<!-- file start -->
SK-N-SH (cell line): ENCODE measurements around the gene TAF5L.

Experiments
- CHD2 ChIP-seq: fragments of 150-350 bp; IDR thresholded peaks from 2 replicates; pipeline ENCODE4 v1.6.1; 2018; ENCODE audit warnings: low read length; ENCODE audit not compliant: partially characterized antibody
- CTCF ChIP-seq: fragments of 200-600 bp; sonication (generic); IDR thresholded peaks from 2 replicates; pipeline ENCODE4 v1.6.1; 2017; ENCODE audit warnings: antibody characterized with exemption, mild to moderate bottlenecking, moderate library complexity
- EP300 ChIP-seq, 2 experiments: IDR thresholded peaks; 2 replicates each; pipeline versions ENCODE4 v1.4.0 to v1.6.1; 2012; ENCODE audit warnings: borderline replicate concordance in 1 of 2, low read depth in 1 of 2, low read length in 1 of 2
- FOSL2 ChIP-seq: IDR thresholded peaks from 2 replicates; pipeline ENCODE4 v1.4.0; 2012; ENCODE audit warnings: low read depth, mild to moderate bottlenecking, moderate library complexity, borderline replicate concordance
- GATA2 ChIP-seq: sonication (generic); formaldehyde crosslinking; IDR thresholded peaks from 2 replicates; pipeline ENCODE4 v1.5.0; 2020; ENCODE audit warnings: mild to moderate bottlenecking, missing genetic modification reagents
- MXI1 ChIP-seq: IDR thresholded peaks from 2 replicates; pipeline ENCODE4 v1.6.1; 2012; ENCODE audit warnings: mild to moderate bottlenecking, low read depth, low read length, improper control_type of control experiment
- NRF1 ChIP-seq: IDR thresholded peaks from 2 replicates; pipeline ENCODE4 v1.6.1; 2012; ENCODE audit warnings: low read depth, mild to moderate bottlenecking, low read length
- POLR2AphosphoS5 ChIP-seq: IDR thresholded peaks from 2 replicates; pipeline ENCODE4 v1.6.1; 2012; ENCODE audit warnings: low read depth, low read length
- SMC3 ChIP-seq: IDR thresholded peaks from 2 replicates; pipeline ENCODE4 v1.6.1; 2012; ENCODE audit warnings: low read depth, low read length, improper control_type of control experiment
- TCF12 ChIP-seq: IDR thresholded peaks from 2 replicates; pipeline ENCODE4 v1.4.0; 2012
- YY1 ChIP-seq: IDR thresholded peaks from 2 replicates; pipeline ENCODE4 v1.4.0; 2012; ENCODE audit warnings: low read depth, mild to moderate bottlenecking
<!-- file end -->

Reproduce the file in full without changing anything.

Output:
SK-N-SH (cell line): ENCODE measurements around the gene TAF5L.

Experiments
- CHD2 ChIP-seq: fragments of 150-350 bp; IDR thresholded peaks from 2 replicates; pipeline ENCODE4 v1.6.1; 2018; ENCODE audit warnings: low read length; ENCODE audit not compliant: partially characterized antibody
- CTCF ChIP-seq: fragments of 200-600 bp; sonication (generic); IDR thresholded peaks from 2 replicates; pipeline ENCODE4 v1.6.1; 2017; ENCODE audit warnings: antibody characterized with exemption, mild to moderate bottlenecking, moderate library complexity
- EP300 ChIP-seq, 2 experiments: IDR thresholded peaks; 2 replicates each; pipeline versions ENCODE4 v1.4.0 to v1.6.1; 2012; ENCODE audit warnings: borderline replicate concordance in 1 of 2, low read depth in 1 of 2, low read length in 1 of 2
- FOSL2 ChIP-seq: IDR thresholded peaks from 2 replicates; pipeline ENCODE4 v1.4.0; 2012; ENCODE audit warnings: low read depth, mild to moderate bottlenecking, moderate library complexity, borderline replicate concordance
- GATA2 ChIP-seq: sonication (generic); formaldehyde crosslinking; IDR thresholded peaks from 2 replicates; pipeline ENCODE4 v1.5.0; 2020; ENCODE audit warnings: mild to moderate bottlenecking, missing genetic modification reagents
- MXI1 ChIP-seq: IDR thresholded peaks from 2 replicates; pipeline ENCODE4 v1.6.1; 2012; ENCODE audit warnings: mild to moderate bottlenecking, low read depth, low read length, improper control_type of control experiment
- NRF1 ChIP-seq: IDR thresholded peaks from 2 replicates; pipeline ENCODE4 v1.6.1; 2012; ENCODE audit warnings: low read depth, mild to moderate bottlenecking, low read length
- POLR2AphosphoS5 ChIP-seq: IDR thresholded peaks from 2 replicates; pipeline ENCODE4 v1.6.1; 2012; ENCODE audit warnings: low read depth, low read length
- SMC3 ChIP-seq: IDR thresholded peaks from 2 replicates; pipeline ENCODE4 v1.6.1; 2012; ENCODE audit warnings: low read depth, low read length, improper control_type of control experiment
- TCF12 ChIP-seq: IDR thresholded peaks from 2 replicates; pipeline ENCODE4 v1.4.0; 2012
- YY1 ChIP-seq: IDR thresholded peaks from 2 replicates; pipeline ENCODE4 v1.4.0; 2012; ENCODE audit warnings: low read depth, mild to moderate bottlenecking